—Yet, notwithstanding all this, the Fenian conspiracy was by no means subdued; for the defeat which the Fenian movement had suffered aroused all the latent energy of the brotherhood in America. In October, 1865, a general convention of Fenians was held at New York, which was to inaugurate the establishment of an independent republic on Irish soil. A constitution was submitted and debated, and O'Mahoney was elected president of the new republic. He appointed a minister of war, of the navy, and of finance, and together with his ministers took up his residence in an elegant mansion in New York city, which had been chosen as the temporary seat of government. The first executive measure was the levy of an income tax, by means of which a considerable amount of money came into the treasury. In accordance with the original plans, and in view of the differences still existing between the United States and England, which the Fenians tried to use as a means whereby the breach between the two countries might be widened, and their governments stirred up to open hostilities, a two-fold plan of action was agreed on, on the basis of which O'Mahoney was to take charge of the operations against Canada in the United States, while Stephens was to direct and manage the invasion and revolutionizing of Ireland.


—The winter months were passed in making arrangements for final action. Toward the latter part of February, 1866, the excitement among the people of Ireland again rose very high. The English authorities discovered some traces of the importation of arms and ammunition and the enlistment and drilling of volunteers. During the fore part of March the number of American emissaries who had come to Ireland increased in alarming proportions. Their bearing became daily more threatening, and the symptoms of an impending outbreak were unmistakable. But the English government was on its guard, and once more the energetic measure—the suspension of the writ of habeas corpus—was all that was needed to check the revolution in its inception. Suddenly the strangers, who were suspected by the authorities, had disappeared from Ireland. The few who remained were put under arrest without difficulty, thus the rebellion, the leaders gone, again came to a sudden collapse. The Fenian operations against Canada shared no better fate. In the beginning of June, 1866, the Fenian forces began to gather on the Canadian borders, and in the second week in June an army of about 4,000 or 5,000 men invaded Canada along the coast of Lake Erie. The Fenian troops took possession of a few border towns, but were in the end defeated by the Canadian troops in several engagements.


—This unsuccessful issue proved not only the fact that the Fenian forces were not equal to carry out the great plans of their leaders, but the more important fact, that the government of the United States was not willing to use the Irish discontent in support of any hostile movement against England, and all subsequent attempts on the part of the Fenians only served to prove the same facts. In Ireland, preparations to that end having been made for some time, on March 5, 1867, the rebellion broke out simultaneously in the vicinity of Dublin, in Drogheda and in Kerry. It was the most powerful effort the Fenians made in defense of their cause; yet it resulted, after a few days' struggle, in a complete defeat. The total number of the Fenian insurgents engaged in this struggle did not exceed 3,000 men, and, aside from the destruction of railroad and telegraph lines, the taking of a quantity of arms, and the firing of a few police stations and guard houses along the coast, the insurrection was of no consequence. There were no battles fought. The English troops, who followed up the insurgents, nowhere found a consolidated body of men opposing them. All that the English troops had to do was to capture the fugitives and take possession of the arms and ammunition belonging to the Fenians, which were scattered about in large quantities. The only attempt which the Fenians again made to establish an Irish republic, came to an end which was even more disgraceful. In April, 1867, about forty or fifty Fenians, who had served in the Union army, left New York, in a steamer fitted out for the purpose, to conquer Ireland. In the beginning of June, after sailing about the Irish coast for some time, they landed near Waterford, only to fall, a few hours later, into the hands of the police, without offering any resistance. With this first and only invasion of Ireland the Fenian conspiracy was not of course broken up, but all hopes of again putting the Fenian forces on the offensive were gone. Completely routed in Ireland and America alike, the Fenians finally hit upon the plan of alarming their traditional enemy in his own camp, by arousing the discontent of the Irish laboring classes who were employed in England, especially in the large commercial and manufacturing cities, and thus to subject England herself to the horrors of a civil war. The Fenian conspiracy had now come to its last and most desperate stage, in which it totally lost its political character; its organization was reduced to a state of anarchy, and the further doings of the Fenian combatants were simply the deeds of murderers and incendiaries.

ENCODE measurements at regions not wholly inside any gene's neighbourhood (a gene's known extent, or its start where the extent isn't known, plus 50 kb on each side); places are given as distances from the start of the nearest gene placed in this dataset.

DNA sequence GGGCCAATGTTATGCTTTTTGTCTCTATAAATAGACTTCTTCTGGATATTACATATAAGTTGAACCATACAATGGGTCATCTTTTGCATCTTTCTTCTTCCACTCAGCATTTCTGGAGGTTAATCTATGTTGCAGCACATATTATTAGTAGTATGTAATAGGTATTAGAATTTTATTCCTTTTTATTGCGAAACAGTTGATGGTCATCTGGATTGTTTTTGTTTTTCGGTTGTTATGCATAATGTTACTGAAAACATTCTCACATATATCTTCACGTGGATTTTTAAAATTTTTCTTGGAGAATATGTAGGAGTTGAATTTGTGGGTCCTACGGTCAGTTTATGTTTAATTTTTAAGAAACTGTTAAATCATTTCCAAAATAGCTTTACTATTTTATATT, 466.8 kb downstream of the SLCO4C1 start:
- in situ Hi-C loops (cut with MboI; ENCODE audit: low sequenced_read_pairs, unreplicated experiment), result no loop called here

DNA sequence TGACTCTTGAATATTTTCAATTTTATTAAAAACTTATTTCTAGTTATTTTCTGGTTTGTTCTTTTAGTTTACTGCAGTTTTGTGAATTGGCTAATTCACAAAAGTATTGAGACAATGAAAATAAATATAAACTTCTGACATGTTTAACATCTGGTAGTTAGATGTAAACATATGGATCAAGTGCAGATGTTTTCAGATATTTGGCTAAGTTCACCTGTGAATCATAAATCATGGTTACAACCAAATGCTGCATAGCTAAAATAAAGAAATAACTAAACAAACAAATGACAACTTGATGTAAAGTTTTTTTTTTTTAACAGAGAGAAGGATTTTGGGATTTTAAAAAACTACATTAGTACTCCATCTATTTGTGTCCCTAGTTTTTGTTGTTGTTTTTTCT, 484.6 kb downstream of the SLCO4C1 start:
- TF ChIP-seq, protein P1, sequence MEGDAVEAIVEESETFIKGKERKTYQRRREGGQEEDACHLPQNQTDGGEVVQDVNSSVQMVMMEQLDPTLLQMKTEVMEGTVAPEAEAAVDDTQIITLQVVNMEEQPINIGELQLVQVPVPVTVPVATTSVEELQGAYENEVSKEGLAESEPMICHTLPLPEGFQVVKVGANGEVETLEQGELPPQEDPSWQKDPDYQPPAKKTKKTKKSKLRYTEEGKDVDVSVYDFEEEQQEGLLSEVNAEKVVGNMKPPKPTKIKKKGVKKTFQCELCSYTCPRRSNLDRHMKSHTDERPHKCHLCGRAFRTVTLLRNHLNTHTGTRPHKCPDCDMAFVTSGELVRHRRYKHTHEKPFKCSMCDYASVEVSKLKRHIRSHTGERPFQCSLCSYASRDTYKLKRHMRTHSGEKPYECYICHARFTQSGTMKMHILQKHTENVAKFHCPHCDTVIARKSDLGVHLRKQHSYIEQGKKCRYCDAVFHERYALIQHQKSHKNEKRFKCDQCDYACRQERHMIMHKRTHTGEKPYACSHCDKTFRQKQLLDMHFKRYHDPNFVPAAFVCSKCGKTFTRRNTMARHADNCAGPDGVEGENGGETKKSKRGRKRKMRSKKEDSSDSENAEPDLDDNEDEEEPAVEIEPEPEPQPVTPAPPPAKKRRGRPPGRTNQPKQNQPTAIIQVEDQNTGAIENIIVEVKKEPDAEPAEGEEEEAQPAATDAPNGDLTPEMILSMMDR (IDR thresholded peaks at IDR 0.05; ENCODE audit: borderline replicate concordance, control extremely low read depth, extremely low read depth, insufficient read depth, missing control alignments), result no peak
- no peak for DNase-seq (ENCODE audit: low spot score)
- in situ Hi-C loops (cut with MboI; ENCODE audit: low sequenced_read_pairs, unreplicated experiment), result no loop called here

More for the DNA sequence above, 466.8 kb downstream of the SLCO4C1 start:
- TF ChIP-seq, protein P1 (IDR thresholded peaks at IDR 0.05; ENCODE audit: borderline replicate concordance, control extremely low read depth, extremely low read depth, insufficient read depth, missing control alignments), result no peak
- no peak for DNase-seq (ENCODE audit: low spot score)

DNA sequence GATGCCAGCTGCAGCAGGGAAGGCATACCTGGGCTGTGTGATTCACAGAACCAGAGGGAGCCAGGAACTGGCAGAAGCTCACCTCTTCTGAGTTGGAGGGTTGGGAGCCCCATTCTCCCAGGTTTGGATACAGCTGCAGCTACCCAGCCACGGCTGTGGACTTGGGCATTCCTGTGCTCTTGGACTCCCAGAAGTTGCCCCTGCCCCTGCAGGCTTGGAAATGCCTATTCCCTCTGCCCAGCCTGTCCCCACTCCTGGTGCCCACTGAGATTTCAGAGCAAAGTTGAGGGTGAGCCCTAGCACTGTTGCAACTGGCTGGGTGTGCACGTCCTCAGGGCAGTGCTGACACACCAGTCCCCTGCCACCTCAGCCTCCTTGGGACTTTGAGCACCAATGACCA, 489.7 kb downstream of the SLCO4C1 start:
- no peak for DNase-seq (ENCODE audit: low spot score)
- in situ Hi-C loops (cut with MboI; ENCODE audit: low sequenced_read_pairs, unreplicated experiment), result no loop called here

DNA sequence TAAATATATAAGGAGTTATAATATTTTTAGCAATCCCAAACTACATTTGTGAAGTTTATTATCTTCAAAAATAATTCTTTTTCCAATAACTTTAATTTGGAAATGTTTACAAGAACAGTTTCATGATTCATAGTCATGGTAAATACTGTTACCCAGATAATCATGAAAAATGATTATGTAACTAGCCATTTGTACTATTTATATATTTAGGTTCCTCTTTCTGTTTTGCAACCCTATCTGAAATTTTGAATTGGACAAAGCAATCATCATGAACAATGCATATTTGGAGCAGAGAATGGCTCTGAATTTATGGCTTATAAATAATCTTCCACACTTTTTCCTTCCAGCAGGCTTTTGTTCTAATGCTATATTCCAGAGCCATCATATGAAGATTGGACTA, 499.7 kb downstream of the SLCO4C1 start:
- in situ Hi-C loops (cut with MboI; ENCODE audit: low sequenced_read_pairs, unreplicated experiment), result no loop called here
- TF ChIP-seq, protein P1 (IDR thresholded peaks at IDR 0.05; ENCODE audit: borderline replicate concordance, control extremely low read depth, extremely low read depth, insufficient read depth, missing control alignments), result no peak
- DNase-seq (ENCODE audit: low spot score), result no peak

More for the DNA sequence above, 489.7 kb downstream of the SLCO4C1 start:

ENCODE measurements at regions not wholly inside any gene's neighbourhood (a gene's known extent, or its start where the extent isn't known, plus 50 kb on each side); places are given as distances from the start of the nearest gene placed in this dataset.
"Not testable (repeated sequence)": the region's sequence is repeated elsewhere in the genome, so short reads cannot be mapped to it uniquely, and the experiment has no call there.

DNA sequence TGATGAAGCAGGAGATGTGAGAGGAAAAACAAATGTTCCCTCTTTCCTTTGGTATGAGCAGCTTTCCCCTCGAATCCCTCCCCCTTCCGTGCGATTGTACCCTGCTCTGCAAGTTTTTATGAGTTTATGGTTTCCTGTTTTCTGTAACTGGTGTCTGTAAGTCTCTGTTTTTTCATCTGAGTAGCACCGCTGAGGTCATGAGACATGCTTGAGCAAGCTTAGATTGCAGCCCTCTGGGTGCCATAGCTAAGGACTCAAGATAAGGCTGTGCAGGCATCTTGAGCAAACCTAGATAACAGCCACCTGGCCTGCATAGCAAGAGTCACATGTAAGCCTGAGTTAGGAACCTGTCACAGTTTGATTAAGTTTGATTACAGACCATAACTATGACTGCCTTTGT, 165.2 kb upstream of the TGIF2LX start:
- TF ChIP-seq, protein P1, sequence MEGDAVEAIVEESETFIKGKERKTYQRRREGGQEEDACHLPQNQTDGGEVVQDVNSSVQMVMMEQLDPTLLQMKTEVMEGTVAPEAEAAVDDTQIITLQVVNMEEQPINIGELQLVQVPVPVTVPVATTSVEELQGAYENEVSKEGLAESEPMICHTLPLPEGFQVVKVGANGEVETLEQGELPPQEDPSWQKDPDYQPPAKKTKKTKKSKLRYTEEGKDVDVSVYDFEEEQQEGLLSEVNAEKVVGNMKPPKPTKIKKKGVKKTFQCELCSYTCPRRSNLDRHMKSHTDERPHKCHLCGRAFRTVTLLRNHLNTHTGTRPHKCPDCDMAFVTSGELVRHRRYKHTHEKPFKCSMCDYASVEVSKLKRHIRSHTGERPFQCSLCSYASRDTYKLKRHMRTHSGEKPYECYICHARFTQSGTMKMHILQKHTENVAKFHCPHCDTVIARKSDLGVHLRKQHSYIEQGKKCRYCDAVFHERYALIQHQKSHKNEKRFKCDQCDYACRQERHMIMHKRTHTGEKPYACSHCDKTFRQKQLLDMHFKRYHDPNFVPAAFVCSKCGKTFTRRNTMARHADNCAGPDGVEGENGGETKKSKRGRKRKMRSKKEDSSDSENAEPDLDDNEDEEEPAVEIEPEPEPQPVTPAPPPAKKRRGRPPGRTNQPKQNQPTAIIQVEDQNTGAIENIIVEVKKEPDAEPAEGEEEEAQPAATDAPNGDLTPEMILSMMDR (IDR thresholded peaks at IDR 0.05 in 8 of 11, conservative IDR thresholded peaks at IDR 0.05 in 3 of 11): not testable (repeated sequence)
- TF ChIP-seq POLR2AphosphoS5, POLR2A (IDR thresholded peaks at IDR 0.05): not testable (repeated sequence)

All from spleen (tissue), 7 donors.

—Two events, characteristic of the further movements of the Fenians, deserve special mention: the forcible liberation, September, 1867, of several Fenian leaders who were under arrest in Manchester, and the attempt to release, December, 1867, two Fenians who had been arrested in London, and were there kept in prison. In Manchester the prisoners succeeded in escaping, but a large number of those who had aided in their liberation were put under arrest, and three of the ringleaders were put to death. In London the Fenians caused an explosion, whereby the outer prison walls and several neighboring houses were blown up, and, though the prisoner was not set free, about fifty persons, who happened to be on the spot, were either killed or wounded. In this case, too, the head of the conspirators was caught and suffered the penalty of death.


—These events mark the last public effort of the Fenians in furtherance of their cause. Although the Fenian conspiracy, as a means of forcibly separating Ireland from England, proved unsuccessful, its effects undoubtedly were of great importance in this, that it hastened the adoption of needful reforms for the removal, in a peaceful way, of the crying evils under which Ireland was then suffering.